So, instead of having acute appendicitis somewhere over the Atlantic traveling internationally with a baby and toddler, (probably the only worse scenario is having appendicitis while running from man-eating lions.  Through a wall of fire.)  I had it caught in a suburban hospital while staying with my parents.  So, I got swift, culturally familiar and high quality care.  I was allowed to heal while my children were cared for by two of the people who love them most in the world, and I was cared for by about the most nurturing and solicitous of Jewish moms on the planet.  Let's just say, I ate homemade chicken soup (for the soul) my first night home.

I came into the ER for a CT scan, the one test that would definitely prove I had appendicitis, on basically a lark.  A lark that may not have saved my life, but certainly saved me a fair amount of anguish.

What is the universe trying to tell me here?

But before you answer consider this:

During another recent stay stateside, the right side of my neck mysteriously ballooned like a goiter from an 8th grade science textbook and felt like it was filled with... well, pain.  I landed once again in that same suburban ER room.  I'll spare you the medical details, but it turned out I had stones in my salivary gland, of all places, which had been growing for years.  they had to come out and also necessitated a hospital stay and follow-up visits with a specialist.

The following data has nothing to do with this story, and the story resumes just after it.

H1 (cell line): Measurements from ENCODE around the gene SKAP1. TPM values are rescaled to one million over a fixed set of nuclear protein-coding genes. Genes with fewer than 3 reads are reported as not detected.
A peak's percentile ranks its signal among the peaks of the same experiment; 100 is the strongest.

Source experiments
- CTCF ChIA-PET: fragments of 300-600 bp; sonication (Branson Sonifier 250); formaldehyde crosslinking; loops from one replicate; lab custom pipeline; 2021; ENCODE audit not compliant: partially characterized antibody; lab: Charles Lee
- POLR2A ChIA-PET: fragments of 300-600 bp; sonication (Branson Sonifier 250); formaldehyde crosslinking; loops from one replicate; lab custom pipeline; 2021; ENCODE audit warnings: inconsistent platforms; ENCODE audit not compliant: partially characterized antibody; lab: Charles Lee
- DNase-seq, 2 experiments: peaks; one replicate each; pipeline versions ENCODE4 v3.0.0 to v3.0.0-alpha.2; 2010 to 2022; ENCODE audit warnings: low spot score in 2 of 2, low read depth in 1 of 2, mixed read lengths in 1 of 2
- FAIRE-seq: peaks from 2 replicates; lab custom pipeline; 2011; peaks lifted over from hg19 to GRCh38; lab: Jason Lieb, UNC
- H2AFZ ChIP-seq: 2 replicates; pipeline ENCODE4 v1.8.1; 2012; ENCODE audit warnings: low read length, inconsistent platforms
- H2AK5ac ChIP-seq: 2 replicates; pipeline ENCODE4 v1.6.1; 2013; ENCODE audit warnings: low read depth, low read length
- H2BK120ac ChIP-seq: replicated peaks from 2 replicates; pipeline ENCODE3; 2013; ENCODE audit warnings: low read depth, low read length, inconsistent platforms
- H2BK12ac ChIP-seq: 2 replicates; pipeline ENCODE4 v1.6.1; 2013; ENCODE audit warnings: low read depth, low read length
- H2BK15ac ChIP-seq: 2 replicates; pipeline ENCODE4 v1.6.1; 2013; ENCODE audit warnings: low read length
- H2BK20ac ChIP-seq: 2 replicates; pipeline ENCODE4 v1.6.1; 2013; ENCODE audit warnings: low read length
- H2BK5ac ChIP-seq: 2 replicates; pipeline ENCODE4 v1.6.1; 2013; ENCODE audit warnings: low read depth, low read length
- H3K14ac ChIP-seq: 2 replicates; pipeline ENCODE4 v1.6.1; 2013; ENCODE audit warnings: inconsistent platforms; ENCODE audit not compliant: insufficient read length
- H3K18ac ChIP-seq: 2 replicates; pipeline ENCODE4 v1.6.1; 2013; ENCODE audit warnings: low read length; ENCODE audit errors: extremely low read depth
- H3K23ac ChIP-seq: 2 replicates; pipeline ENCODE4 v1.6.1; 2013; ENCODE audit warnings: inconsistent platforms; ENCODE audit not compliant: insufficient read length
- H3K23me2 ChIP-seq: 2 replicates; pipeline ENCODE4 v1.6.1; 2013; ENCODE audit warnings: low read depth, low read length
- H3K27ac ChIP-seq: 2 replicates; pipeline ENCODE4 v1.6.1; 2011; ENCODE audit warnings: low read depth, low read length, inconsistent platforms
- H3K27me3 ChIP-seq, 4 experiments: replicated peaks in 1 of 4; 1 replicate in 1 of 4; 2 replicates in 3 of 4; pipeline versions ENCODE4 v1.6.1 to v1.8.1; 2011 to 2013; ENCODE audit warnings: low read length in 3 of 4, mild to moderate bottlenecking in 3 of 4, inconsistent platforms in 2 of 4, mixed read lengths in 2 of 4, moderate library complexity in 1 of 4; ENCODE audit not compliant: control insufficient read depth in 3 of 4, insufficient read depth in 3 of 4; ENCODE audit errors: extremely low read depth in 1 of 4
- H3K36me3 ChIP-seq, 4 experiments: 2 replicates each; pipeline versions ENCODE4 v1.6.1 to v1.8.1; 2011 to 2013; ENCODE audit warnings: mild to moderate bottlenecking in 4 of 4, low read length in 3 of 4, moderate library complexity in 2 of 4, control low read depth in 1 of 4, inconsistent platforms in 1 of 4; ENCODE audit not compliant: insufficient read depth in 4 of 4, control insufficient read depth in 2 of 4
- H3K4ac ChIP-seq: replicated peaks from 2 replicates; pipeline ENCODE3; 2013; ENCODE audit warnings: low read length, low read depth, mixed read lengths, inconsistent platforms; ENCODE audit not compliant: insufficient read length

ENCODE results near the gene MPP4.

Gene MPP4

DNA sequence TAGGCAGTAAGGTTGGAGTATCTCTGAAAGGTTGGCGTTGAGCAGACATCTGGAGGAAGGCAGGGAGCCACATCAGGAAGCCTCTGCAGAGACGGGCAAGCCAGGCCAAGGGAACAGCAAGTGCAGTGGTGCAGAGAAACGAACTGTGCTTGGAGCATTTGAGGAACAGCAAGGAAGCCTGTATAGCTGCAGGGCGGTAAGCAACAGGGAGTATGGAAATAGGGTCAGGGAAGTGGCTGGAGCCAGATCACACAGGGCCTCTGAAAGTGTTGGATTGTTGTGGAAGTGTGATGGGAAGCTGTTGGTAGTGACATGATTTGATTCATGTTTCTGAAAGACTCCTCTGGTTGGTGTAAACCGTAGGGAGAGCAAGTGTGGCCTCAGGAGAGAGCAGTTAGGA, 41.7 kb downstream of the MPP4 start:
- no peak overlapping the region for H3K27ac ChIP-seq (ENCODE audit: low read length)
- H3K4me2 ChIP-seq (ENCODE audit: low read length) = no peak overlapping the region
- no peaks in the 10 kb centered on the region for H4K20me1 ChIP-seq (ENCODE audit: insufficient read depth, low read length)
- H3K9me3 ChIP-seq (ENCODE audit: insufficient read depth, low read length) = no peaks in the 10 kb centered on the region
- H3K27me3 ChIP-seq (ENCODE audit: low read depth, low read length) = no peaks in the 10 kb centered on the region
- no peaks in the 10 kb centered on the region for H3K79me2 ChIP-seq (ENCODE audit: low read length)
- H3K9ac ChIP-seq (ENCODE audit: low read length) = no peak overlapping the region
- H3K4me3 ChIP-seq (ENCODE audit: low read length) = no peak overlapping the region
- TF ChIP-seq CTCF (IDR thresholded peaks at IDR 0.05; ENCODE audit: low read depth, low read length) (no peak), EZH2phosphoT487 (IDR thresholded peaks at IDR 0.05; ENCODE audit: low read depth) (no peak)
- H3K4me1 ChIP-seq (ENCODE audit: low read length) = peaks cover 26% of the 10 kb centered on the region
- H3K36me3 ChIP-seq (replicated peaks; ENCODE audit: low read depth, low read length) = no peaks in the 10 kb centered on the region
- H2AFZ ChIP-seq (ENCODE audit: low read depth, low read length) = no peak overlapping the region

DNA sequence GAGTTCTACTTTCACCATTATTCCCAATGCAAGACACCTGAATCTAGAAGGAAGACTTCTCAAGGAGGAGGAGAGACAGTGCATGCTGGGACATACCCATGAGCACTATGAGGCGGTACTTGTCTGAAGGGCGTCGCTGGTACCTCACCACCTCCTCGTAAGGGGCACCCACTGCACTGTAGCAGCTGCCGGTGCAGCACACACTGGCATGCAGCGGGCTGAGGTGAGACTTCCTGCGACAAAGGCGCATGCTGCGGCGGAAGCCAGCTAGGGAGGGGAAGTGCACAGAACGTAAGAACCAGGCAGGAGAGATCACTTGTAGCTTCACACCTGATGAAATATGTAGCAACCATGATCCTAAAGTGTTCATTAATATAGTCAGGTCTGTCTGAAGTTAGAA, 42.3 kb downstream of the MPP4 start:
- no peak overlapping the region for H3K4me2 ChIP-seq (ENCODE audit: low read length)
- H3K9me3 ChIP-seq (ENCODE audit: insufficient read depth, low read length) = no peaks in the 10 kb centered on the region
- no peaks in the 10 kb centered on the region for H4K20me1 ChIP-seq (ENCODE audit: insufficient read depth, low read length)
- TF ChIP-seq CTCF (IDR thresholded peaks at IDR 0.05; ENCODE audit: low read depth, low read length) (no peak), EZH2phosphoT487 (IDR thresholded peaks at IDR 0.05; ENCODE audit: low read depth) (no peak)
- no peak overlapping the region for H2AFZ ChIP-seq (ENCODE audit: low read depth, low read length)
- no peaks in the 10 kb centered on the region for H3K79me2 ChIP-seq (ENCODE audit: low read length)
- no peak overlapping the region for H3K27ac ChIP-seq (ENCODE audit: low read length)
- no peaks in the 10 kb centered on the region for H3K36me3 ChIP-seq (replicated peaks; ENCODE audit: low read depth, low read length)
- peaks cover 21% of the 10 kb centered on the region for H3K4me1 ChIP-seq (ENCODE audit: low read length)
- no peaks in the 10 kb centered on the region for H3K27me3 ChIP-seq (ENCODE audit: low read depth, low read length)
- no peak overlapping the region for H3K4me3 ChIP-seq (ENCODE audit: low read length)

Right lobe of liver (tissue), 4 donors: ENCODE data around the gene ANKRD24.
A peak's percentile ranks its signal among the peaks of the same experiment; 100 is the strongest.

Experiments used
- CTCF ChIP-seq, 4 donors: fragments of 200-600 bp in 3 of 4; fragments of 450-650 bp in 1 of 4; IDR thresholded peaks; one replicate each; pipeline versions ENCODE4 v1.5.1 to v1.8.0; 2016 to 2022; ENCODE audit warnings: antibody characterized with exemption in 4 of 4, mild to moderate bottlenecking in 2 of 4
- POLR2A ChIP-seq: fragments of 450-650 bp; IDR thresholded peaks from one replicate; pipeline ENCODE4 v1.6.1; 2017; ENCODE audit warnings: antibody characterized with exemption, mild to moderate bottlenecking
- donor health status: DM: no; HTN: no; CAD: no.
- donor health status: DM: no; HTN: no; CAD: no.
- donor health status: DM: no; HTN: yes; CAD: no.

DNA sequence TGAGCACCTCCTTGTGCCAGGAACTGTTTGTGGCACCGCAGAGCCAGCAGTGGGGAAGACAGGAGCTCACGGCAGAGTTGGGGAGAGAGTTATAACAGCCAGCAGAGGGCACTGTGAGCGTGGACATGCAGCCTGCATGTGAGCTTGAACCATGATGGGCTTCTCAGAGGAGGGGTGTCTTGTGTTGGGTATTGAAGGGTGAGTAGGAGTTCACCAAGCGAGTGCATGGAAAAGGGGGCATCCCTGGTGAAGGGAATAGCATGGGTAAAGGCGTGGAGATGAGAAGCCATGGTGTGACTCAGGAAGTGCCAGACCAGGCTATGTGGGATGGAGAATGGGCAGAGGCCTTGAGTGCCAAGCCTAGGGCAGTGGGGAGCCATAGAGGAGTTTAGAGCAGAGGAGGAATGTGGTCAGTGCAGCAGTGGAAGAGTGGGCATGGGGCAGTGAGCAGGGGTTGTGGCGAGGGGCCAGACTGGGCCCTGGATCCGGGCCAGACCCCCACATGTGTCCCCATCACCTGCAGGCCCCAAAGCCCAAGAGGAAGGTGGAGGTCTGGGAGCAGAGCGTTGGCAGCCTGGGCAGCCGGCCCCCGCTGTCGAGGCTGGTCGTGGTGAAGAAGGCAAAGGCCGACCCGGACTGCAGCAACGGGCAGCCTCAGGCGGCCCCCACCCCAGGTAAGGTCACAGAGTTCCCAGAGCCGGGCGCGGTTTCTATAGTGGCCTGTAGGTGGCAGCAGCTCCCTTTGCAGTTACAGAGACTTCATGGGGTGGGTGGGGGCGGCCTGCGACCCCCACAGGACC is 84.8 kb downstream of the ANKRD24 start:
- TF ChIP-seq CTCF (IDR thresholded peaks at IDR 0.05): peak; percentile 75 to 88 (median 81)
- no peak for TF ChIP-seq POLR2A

This also happened weeks before I was to move to rural Kenya, a place which it's pretty safe to say does not have an Ears, Nose and Throat guy.  Again, it probably wouldn't have killed me to have salivary duct stones (I still can't believe that's a thing) far away from someone who might recognize and treat it, but it did feel like a bit of bizarre timing that it happened just before my move and not just after.

So, what is the universe trying to tell me?  In the past two years, I've spent 90% of my time in Kenya, but 100% of my medical emergencies have occurred stateside.


My mother, who is not unbiased in the matter, would say the Universe is telling me to move the f*** home already! (Though f*** would be "fiddlesticks." The woman doesn't swear people.  I get that from my dad.)

I might say the Universe is giving me the OK to keep traveling around to places with less adequate medical care because, don't worry, it'll make sure that all the weird and nasty shit happens when I'm home.

The Universe might say, stop bothering me already.  I have enough on my plate what with all that containing all known matter and continually expanding, so please just stop crediting or blaming me for your weird coincidences.

But I think the Universe doth protest too much.

What do you think? How should I interpret these weird coincidences?  Or should I?